|2 Monem Munna||first half|
|3 Kaisar Hamid (c)||Mohammedan|
|7 Satyajit Das Rupu|
|8 Syed Rumman Sabbir||first half, sub 68′|
|9 Sheikh Mohammad Aslam|
|10 Khandoker Wasim Iqbal|
|14 Montu Ahsanullah|
|15 Fakrul Kamal|
|19 Neera Hossain Dastagir|
|17 Badal Das||on 68′|
Having what must have felt disappointingly conceded a goal to invite Bangladesh into the game again in their previous fixture, Team Melli would’ve fancied their chances to improve on their goal difference this time around. With the way this group was set up, both China and Iran must have realized that goal difference could well be decisive in the end. And so, not just a win, but a handsome scoreline, too, would’ve been playing on Iran’s minds prior to kick-off here in the vast Azadi Stadium. A stadium which, as could’ve been expected beforehand, really, was just shy of half-full.
Kick-off had gone to the hosts, and was eventually performed by strikers Karim Bavi and Mohsen Garousi. They were clad in green shirts and white shorts, while the travelling band from Bangladesh were in all-white.
Alas, it is a 35 minute cut-version that our tape from the game offers, while the full 90 minutes would’ve been preferable. However, 35 minutes is miles better than just a brief goal clip. And the footage does provide hints of how the game unfolded, even if it is impossible to get a precise picture of the turn of events.
Iran were definitely lining up in a 4-3-3 formation. They had an average age of just 23,1 through their starting eleven, and the oldest player was the bearded Morteza Fonounizadeh at centre-back. He was 28. The youngest starter was 20 year old forward Garousi. Four players came from one of the two major Tehran clubs: Persepolis. With no national championships being played out for the last decade due to the outbreak of the Iran-Iraq war, Persepolis were reigning (and coming) champions in the Tehran province league. Eternal rivals Esteghlal, with three players in the starting eleven, were at this point somewhat inferior.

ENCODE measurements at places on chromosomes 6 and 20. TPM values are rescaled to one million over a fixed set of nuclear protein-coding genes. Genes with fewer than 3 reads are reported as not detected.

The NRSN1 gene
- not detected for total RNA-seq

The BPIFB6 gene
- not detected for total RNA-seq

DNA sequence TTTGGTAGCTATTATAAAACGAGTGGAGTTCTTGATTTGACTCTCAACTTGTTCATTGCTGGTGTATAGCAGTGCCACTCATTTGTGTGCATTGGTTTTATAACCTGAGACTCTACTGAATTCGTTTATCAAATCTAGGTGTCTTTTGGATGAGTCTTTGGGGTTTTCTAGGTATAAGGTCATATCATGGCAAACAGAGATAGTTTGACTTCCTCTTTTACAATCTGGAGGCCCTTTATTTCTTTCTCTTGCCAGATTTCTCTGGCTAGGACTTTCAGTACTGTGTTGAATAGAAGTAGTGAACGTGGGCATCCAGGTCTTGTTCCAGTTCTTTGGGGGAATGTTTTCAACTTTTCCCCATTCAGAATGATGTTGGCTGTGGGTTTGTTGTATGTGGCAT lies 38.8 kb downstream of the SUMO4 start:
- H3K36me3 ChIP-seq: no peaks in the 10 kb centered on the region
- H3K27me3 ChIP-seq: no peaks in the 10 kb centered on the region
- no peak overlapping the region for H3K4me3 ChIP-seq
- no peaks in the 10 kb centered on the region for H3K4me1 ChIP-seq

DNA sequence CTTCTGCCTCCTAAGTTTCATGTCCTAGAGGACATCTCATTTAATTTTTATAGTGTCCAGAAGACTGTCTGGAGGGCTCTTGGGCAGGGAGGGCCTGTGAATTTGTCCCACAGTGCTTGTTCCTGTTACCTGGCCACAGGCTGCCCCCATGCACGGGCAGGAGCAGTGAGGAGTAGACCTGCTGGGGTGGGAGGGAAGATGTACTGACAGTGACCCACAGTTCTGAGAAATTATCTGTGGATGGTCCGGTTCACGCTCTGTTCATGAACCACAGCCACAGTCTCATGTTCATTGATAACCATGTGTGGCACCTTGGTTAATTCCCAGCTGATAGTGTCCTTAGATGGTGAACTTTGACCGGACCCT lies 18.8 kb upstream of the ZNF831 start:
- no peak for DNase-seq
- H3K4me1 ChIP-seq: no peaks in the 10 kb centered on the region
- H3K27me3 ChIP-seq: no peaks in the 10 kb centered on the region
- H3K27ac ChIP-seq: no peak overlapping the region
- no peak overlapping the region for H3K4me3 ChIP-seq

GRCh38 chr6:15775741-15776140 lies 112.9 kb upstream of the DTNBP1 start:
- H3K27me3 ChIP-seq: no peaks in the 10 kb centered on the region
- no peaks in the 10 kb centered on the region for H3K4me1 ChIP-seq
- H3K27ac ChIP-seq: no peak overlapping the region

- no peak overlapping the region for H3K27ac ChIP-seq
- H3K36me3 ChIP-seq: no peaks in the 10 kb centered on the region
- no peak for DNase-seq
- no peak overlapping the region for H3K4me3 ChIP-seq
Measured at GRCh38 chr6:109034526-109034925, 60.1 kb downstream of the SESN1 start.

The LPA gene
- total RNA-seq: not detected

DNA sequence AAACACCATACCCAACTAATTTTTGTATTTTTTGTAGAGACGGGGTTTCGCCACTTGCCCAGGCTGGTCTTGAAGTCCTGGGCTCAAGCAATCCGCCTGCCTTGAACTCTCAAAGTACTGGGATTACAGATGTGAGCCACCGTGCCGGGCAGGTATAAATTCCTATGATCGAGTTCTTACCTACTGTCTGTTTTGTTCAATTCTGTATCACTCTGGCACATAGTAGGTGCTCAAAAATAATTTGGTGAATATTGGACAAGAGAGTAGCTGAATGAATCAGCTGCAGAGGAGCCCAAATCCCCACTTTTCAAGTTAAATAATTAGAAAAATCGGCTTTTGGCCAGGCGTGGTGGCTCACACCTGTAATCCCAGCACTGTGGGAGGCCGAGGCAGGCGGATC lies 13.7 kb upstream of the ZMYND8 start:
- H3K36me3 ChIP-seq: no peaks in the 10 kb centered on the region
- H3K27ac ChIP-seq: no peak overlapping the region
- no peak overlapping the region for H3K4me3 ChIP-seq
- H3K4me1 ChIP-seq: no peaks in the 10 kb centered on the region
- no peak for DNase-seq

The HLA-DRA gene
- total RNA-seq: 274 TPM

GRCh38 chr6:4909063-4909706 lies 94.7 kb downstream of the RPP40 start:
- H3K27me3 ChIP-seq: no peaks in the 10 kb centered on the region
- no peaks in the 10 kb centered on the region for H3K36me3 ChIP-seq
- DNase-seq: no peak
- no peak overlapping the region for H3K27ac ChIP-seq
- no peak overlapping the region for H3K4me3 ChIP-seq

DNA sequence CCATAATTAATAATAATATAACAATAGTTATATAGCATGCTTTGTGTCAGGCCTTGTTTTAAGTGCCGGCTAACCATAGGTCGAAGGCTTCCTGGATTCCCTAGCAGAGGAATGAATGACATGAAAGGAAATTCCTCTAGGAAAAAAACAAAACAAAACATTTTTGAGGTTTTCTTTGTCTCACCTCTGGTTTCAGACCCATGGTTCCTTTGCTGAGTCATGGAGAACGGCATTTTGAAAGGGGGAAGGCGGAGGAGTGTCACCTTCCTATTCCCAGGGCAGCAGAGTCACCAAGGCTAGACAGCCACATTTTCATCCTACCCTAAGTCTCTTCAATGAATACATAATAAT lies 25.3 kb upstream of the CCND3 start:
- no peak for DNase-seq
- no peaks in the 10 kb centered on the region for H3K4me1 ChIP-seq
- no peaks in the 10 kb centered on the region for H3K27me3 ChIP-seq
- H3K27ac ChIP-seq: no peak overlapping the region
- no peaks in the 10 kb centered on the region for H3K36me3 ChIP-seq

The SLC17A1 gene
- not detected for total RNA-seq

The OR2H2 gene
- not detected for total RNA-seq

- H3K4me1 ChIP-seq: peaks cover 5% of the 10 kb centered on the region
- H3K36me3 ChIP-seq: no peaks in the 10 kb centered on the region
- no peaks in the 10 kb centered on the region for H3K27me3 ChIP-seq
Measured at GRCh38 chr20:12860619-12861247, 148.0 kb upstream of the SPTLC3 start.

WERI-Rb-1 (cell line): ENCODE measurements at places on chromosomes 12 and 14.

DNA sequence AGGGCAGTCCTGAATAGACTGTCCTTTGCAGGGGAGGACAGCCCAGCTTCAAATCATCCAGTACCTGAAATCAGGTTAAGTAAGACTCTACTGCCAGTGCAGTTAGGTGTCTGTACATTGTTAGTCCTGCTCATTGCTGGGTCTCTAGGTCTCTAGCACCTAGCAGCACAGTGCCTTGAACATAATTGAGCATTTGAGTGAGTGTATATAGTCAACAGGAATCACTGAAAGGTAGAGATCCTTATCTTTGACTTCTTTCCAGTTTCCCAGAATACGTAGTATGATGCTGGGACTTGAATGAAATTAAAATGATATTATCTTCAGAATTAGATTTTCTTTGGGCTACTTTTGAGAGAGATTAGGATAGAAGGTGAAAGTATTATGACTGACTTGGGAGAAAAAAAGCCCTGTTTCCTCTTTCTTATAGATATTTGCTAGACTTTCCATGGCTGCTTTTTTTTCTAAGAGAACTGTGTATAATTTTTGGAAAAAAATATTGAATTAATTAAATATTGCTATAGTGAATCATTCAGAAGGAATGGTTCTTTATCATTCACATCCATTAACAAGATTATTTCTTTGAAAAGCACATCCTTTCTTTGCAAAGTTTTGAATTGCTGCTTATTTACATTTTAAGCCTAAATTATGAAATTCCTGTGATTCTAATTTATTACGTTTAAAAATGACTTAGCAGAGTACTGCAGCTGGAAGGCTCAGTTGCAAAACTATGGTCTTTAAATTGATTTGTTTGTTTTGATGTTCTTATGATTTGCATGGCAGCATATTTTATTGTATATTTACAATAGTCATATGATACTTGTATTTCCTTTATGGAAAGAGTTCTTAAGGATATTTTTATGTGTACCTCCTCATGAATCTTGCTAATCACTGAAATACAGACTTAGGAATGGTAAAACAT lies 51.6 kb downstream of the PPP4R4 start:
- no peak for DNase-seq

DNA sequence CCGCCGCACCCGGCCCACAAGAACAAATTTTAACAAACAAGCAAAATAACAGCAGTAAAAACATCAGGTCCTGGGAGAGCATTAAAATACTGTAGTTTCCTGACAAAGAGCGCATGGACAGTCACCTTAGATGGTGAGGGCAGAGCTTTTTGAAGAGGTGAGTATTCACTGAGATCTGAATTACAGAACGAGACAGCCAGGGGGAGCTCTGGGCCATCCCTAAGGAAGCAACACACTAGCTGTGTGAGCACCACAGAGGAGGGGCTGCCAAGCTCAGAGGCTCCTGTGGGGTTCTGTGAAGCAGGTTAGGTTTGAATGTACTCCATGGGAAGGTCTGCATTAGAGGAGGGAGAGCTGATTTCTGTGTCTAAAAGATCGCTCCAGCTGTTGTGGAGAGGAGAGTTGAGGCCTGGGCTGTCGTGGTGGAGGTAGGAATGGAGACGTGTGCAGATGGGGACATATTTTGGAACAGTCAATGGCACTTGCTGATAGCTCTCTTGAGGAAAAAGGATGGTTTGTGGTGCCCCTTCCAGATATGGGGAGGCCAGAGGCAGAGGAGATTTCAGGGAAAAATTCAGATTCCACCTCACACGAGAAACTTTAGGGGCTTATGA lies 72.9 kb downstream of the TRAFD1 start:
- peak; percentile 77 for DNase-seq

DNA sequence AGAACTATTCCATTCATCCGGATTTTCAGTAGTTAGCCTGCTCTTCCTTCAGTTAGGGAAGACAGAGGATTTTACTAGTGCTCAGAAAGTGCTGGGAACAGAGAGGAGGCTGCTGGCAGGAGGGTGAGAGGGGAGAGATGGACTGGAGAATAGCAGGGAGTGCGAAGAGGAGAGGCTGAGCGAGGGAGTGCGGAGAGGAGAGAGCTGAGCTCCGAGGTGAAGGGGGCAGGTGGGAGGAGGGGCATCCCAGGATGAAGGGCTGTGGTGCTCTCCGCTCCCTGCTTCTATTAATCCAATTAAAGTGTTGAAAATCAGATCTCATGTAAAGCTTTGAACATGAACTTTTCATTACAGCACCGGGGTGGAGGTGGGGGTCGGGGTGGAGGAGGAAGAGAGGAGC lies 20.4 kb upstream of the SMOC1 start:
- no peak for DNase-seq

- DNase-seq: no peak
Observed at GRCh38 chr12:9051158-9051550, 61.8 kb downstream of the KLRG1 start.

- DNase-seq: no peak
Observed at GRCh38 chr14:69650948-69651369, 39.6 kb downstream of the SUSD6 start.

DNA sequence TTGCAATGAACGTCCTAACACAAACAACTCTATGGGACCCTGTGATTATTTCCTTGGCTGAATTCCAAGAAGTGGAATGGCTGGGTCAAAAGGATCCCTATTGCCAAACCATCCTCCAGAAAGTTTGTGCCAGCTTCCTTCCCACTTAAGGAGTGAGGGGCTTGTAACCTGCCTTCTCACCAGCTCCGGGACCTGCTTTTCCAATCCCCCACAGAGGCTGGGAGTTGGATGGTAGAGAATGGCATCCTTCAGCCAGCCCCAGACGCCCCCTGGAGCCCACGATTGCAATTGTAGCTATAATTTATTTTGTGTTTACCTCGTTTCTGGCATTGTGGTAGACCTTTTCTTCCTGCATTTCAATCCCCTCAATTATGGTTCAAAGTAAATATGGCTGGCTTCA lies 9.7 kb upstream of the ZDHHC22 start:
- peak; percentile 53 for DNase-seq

22 year old Ahmadreza Abedzadeh was between the sticks. He had also started their two previous qualifiers, and was following in the footsteps of Ahmad Sajjadi, who had started in their January friendly against Japan.
The pair of full-backs were Javad Zarincheh along the right and the very gifted Mojtabi Moharrami down the left. With the hosts probably expected to see a lot of the ball, they would both be likely to venture forward quite a lot. In the centre of their four man defensive unit, the hosts had the two most senior members of the team in Nader Mohammadkhani and Morteza Fonounizadeh. This was precisely how they had lined up also in their two away fixtures hitherto in the qualification. Mohammadkhani did display some qualities in bringing the ball into the opposition’s territory, while Fonounizadeh appeared to be the one who most relished a direct confrontation with the opposition’s main striker Aslam.
In midfield, Iran had captain Sirous Ghayeghran working in the very centre. He had been voted into last year’s Asian Cup’s ‘all-star team’ (as the only Iranian player), and was a solid performer. He was keen to have possession, had a fine range of passes in his repertoar, and knew well how to advance with the ball at his feet. He also possessed a fine right foot for shooting, even if this particular game was not going to be one for him to remember for this particular characteristic.
Around Ghayeghran in midfield were the very lively and energetic Majeed Namjoomutlagh to his right and Sayed Ali Eftekhari in the inside left midfield role. Namjoomutlagh seemed a very creative outlet, and he was quite often seen in contact with the ball, at times looking to make use of right-sided areas. He also had a fine right foot for crossing, and would prove a very useful player in this particular fixture. Eftekhari was clearly more anonymous through these clips, and perhaps didn’t have the same freedom to express himself, with left-back Moharrami offering some attacking power along this side, to a greater extent than Zarincheh opposite.
The front three seemed to have quite defined positions for each member, with Karim Bavi working through the centre, hoping to add to his two-goal tally since the start of the qualification. He seemed quite strong in the air, and would often come in direct contact with the visitors’ pair of centre-halves. Somewhat to Bavi’s right was the lively Morteza Kermani-Moghaddam, who seemed to link up particularly well with Namjoomutlagh, while youngster Garousi was seen towards the left of the front three. Like Eftekhari behind him, Garousi also was less visible than his right-sided counterpart (Kermani-Moghaddam) in the hosts’ waves of attack.
How about the visiting select?